With all due respect, I would like to ask the Airport’s Commission how you have arrived at the conclusion that one road and one rail line can accommodate 60 million passengers – and that’s without the local people who live here and rely on the roads to go about their daily lives.
Moreover, what will happen when there is an accident on the M23 and M25 and passengers are forced onto local roads to catch their flights?
Or similarly, when there is inevitable disruption on the trains?
It would seem Plan B is to heap more misery on local people, we already have volunteers answering 999 calls.
Gatwick’s proposals also ignore the fact that aircraft noise in rural areas is far more intrusive than in an urban environment. In fact, can Mr Wingate even tell us how many people will be affected by noise under his new proposals? Every time he is asked, he seems to give a different figure but of course it only ever be within the magical 57leq.
Gatwick have created a moving feast for all their neighbours by continually changing the story.
That is why so many opponents are here today.
The views of those affected have been ignored. Those trying to call Gatwick’s noise complaint line today receive a message that Gatwick “will not repeatedly reply or continually discuss the same subject”.
They omitted to publish the 6,300 that said “NO” to a new runway from their earlier consultation. As Gatwick’s neighbour we have a right to be heard about what happens to our community.
Lots of people are making the same points and it should not be systematically ignored.
It is with this that I thank the Commission for holding this very important meeting with Gatwick’s management present to hear the community voice.
Gatwick’s new runway consultation was instigated in May – by which time Gatwick’s proposals had already been submitted to the Airport Commission.
It demonstrates a disregard for the views of local people. Indeed, the proposals they consulted on were not even accurate – for instance they stated passenger numbers would be 87 million when the true figure is more than 10 per cent higher at 97 million.
I recently asked Mr Wingate why Gatwick would not attend local meetings, and he commented that they would not. Now as the Commission arrives in town, Mr Wingate offers to meet protest groups about aircraft noise.
For Gatwick this may be about business, but for our communities, it is about the quality of peoples’ lives
Forge Wood, a new residential, primary school with recreational areas will be 1 mile from the end of the new runway but it is not shown on any maps.
Gatwick would have many believe that it has great local support, but if it took the time to engage with the communities, it would soon appreciate the full weight of concern and opposition – the thousands of people and different organisations that we represent today being a clear demonstration of that.
With the full endorsement of many West Sussex parish councils, representing thousands of people, I can firmly say we strongly oppose a 2ndrunway at Gatwick.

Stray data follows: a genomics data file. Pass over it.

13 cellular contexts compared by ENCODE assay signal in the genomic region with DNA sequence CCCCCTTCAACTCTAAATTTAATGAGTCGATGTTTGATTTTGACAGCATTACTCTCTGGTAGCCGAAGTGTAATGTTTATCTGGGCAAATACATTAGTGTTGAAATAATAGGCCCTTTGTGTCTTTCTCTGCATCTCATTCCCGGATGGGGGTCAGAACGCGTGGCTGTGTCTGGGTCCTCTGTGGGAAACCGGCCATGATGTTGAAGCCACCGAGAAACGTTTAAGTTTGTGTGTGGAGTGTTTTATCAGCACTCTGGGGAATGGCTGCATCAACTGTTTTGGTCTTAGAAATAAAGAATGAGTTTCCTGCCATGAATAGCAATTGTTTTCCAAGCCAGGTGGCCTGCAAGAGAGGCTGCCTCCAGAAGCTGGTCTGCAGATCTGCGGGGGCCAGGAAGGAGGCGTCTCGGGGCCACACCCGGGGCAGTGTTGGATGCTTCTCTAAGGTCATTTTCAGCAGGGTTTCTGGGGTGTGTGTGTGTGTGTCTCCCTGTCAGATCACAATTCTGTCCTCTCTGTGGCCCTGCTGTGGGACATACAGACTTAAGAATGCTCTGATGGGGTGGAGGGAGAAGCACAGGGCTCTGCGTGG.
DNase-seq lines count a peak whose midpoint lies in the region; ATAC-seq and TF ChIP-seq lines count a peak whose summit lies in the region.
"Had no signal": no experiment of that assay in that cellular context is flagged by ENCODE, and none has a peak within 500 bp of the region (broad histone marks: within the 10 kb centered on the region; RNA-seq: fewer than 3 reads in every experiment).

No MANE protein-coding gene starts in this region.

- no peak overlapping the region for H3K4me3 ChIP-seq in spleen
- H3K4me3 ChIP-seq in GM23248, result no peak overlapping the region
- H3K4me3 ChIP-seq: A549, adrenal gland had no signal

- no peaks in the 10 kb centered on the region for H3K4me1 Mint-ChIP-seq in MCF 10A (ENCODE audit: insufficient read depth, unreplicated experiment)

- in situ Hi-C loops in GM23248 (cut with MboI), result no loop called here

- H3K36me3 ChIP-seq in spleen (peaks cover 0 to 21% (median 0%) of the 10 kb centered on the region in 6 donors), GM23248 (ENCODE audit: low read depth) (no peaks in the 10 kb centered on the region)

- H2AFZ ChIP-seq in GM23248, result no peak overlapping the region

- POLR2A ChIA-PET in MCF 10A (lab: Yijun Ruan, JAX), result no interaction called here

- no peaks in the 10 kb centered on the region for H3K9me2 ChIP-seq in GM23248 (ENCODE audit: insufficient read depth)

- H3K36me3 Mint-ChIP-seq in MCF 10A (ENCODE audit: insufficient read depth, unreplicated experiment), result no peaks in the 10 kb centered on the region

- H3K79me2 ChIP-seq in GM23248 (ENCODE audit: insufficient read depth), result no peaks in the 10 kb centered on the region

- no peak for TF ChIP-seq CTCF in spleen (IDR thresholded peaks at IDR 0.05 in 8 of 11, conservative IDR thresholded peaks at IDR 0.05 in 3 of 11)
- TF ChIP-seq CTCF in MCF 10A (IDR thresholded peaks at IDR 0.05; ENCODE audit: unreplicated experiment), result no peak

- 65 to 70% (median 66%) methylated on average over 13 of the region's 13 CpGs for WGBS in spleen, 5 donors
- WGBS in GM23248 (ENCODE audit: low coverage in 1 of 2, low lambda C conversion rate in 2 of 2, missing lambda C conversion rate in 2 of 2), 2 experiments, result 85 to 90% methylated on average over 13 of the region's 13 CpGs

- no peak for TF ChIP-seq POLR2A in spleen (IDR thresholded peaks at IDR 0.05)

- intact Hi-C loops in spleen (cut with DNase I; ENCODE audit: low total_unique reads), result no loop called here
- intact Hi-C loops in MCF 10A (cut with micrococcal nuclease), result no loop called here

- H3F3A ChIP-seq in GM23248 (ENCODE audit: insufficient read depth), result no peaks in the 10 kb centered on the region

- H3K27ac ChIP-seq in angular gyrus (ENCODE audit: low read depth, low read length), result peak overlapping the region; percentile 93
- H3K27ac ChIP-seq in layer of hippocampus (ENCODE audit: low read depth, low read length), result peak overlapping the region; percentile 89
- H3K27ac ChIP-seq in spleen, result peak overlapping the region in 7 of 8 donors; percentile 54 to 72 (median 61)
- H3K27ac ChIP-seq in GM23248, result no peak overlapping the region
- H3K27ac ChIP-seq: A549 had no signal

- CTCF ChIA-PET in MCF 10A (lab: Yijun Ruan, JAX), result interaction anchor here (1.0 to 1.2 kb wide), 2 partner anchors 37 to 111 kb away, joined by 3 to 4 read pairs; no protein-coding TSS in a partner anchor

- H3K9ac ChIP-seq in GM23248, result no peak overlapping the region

Not because of the secrecy, or the lack of consultation. Not because it takes a Commission to force Mr Wingate to speak to the community, but because this is an ill-considered proposal that does not work on so many levels.
It has no consideration of the blight on our community, the strain on our local services, the explosion of new noise on villages and the transport and housing required.
Expansion at Gatwick will leave a permanent mark on yet another part of the British countryside, something that all of us in the room will fight to protect for future generations.
Gatwick is not the easy option.
Gatwick is Big Enough.
We will fight this all the way to stop Gatwick expansion.
We will stand in the way of this off shore owned company. We will show them they have made a bad investment in Gatwick.
We will use with every means at our disposal to stop a second runway being built at Gatwick.
Let me be clear – if you approve this scheme, we will not stop opposing a 2nd runway at Gatwick Airport.
Great speech by Crispin Blunt MP at the Airports Commission Gatwick evidence day
The Airports Commission held their second evidence day, this time on Gatwick (the Heathrow day was on 3rd December). The format of the day was to give Stewart Wingate time to set out his runway plans and promote them. There were then speeches by Henry Smith MP and Crisipin Blunt MP, as well as others from Brendon Sewill (GACC), Sally Pavey (CAGNE), and Major Richard Streatfeild (HWPCAAG) for community groups. A range of councillors then spoke, as well as three people from the business organisations. Crispin Blunt spoke very strongly against the runway proposals, and the text of his speech is copied below. Interestingly, to pick out just two comments, he said – on the financing of the project – the claimed need for commercial confidence is in error because redactions in Gatwick published documents on tax, financing, profit and loss, cash flow etc and the assumptions that underlie these figures are critical to enable MPs, the public etc to evaluate the airport’s proposal. Also that Gatwick is served only by a single rail and motorway connection. The airport, its passengers and its airlines is already dangerously vulnerable to disruption. It’s worth reading the speech.